The whole article makes for a great read, but Brice, amidst all the hype, both merited and forced-upon us (thanks for nothing, UPS), this week’s Flipside is dedicated to that very controversy-riling and inescapable cultural sensation that was 1989, an album sold 1.2 million copies in its first retail week, spawned three chart-topping singles, and won the Album of the Year Grammy to boot (Swift’s second). Now, here, at the dawn of Swift’s latest media-savvy iteration, does 1989 hold up to its accolades, or is it just a crystallized moment of pop sensationalism that is, already, worn-out and faded?

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Ezell: “Look at What You Made Me Do” indeed, Evan … you made me talk about an album whose praise I can never understand. I have avoided writing about 1989, but here I am, in the woods.

Swift enjoys something that few on this earth will ever get to experience: global adoration, financial success beyond the normal person’s imagination, and an increasingly breathless critical appreciation — recent detours into Right Said Fred-isms notwithstanding.

Yet, for some reason, much of her career has been shaped by an “underdog” narrative, which paints Swift in a position of inferiority. She’s the band geek, and everyone else is the cheer captain. As I’ve argued before, the idea that Swift needs to battle against anything is at the very least factually dubious, and worst a manipulation of what her career has been. Hell, 1989 openly embraces her transformation from sheepish nice girl to domineering cheerleader.

PopMatters‘s own Corey Beasley accurately captures Swift’s ascending to the musical mountaintop in his review of 1989, which begins with the striking visual, “A 40-foot Taylor Swift Stomps through Manhattan in Chelsea boots and a pencil skirt, bodegas and halal carts crumbling under her heels, waving one enormous pinky finger to Jay and Beyonce as they cower in their Tribeca penthouse.” The groveling performed by critics awed by the gargantuan shadow of 1989 feels the same as it did at the time: to borrow the words of Dayna Evans, it exhibited a positivity “in that cracked-smile way that makes it seem like every writer was forced to write with a gun to his or her head.” 1989 was Swift’s critical and commercial peak, whether everybody liked it or not.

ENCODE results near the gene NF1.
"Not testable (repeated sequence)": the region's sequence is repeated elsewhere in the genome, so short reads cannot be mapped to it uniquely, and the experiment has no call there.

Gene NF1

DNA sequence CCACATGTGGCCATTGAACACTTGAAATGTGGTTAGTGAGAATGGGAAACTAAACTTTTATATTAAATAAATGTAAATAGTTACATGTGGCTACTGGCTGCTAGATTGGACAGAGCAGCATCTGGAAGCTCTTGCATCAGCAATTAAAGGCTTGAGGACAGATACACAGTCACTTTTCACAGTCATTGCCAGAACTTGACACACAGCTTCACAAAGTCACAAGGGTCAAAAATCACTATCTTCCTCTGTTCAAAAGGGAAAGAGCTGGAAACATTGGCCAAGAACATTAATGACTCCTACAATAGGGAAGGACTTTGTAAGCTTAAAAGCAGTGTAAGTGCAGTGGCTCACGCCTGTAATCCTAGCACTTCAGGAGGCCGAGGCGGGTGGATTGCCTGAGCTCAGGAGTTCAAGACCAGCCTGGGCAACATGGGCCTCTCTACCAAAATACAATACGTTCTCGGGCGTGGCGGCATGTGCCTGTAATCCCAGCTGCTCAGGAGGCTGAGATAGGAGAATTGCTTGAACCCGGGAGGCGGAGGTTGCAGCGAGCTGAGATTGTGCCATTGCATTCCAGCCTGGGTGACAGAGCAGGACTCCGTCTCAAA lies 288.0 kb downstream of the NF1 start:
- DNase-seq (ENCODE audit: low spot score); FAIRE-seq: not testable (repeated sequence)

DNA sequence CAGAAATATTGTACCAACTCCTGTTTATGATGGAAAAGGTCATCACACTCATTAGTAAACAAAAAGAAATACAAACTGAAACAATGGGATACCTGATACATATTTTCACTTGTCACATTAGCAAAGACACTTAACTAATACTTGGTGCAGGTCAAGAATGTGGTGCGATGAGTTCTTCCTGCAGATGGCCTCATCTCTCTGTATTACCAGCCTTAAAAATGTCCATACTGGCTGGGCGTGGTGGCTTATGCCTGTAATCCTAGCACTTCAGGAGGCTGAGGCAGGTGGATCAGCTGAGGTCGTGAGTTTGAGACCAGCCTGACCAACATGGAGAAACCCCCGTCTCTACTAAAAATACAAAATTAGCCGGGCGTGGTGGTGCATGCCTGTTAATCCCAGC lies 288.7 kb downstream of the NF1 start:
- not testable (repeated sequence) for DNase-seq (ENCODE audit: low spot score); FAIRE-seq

I think you’re right to bring up Doyle’s analysis of Swift’s career. To that, I’d only add an observation made by Forbes and Noisey critic (and a PopMatters alum) Gary Suarez, who caught on to an interesting trend in the response to “Look at What You Made Me Do”: people began linking Swift’s music with a kind of conservatism, resulting in what Suarez calls “a Trump referendum”. Swift does buy into patriarchal cliches, as Doyle identifies, but pegging Swift to any conservative political movement is all too easy, which is to say misleading. With Trump’s presidency activating dozens of artists who might have otherwise been silent on matters of politics, the broadly appealing pop of Swift can seem like the kind of apolitical trifle that we should dispense with in times like these.

Yet while my issues with Swift’s music do involve her lyrics and politics, my main concern with the critical exultation over 1989, in particular, have to do with the quality of the songwriting itself. No matter how many ways I spin 1989, no matter how many times I let the FM radio dial halt when a 1989 track comes on, I can’t escape the feeling that everything about Swift’s fifth album is well-produced but ultimately mediocre. Swift hits all the right notes, and nothing more.